DeepMind developed Algorithm Artificial Intelligence called MuZero is able to master Go, chess, and video games without giving it rules, which represents another major breakthrough for the AI department in a company Google.
The MuZero algorithm follows the AlphaGo algorithm, which was the first computer program to beat a human hero in the complex board game Go.
And in 2016 DeepMind pioneered the AlphaGo AI algorithm that outperforms the best human players in Go.
DeepMind continued to improve its work and introduced one year later the AlphaGo Zero algorithm, which learned from the AlphaGo algorithm to play Go by observing amateur and professional matches.
AlphaGo Zero perfected the old game by simply playing against itself. DeepMind then introduced its AlphaZero algorithm, which was able to play Go and chess using a single algorithm.
The defining feature of these algorithms was that they know the rules of games that they must master while training.
And there was no need to tell MuZero’s algorithm about the rules of go, chess, shogi, and a host of Atari games to master, as it learned it all on its own and without any human data or grammar knowledge.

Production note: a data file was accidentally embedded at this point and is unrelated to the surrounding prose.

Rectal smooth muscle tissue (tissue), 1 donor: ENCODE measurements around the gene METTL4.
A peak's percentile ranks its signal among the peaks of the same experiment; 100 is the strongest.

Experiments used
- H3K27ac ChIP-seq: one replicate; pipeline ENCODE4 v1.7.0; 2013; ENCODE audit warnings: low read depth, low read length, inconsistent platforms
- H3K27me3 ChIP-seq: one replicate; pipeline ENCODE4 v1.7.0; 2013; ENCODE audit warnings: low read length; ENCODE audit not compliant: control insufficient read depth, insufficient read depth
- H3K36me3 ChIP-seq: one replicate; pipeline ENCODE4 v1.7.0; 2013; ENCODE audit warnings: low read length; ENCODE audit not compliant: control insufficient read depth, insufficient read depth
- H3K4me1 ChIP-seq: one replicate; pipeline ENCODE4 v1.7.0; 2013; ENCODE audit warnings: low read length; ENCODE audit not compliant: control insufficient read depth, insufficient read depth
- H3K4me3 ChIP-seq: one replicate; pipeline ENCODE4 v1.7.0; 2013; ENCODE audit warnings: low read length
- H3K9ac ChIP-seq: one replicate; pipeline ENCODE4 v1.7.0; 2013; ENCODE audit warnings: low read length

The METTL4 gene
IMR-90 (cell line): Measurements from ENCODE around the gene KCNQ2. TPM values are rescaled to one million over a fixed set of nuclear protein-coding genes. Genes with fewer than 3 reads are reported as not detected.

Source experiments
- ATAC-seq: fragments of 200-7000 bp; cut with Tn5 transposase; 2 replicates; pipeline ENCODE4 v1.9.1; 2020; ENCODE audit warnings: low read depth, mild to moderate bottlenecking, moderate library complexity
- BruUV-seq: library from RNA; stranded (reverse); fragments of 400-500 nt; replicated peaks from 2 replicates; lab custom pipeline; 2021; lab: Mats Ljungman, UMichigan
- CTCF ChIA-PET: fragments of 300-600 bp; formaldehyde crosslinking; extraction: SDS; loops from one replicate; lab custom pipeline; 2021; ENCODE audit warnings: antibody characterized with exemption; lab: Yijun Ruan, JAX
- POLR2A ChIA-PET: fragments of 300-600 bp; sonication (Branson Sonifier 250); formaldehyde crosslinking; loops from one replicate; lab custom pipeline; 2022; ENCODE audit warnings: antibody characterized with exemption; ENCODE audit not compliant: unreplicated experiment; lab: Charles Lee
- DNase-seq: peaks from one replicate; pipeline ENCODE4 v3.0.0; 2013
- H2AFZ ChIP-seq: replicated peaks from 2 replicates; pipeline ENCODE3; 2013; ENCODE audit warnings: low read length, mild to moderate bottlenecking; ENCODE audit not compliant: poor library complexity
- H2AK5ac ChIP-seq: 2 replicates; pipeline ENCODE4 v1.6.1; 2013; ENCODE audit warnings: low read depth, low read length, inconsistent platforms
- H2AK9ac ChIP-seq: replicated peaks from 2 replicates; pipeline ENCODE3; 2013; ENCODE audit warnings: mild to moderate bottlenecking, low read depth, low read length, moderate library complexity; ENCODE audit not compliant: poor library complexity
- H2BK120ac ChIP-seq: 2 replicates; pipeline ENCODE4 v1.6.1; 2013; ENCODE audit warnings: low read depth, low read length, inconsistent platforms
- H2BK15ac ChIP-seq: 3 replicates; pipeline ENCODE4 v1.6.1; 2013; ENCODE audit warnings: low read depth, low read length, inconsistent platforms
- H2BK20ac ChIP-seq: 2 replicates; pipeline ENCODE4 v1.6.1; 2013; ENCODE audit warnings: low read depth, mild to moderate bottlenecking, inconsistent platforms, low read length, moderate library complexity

The researchers described the new algorithm as an important step forward in the pursuit of general-purpose algorithms. And theWas published The MuZero algorithm details in a paper in the scientific journal Nature.
Demis Hassabis, CEO and founder of DeepMind, said: “This brings us closer to having algorithms that are able to deal with chaos and complexity in the real world.
Prominent AI experts praised the London-based startup, which Google acquired in 2014 for $ 500 million for its leadership in developing AI at the human level, after it had achieved a number of key achievements in this field.
The company has not yet made a profit, and earlier this month it announced annual losses of 477 million pounds in 2019, up from 470 million pounds in 2018, but Google is able to fill the liquidity drain.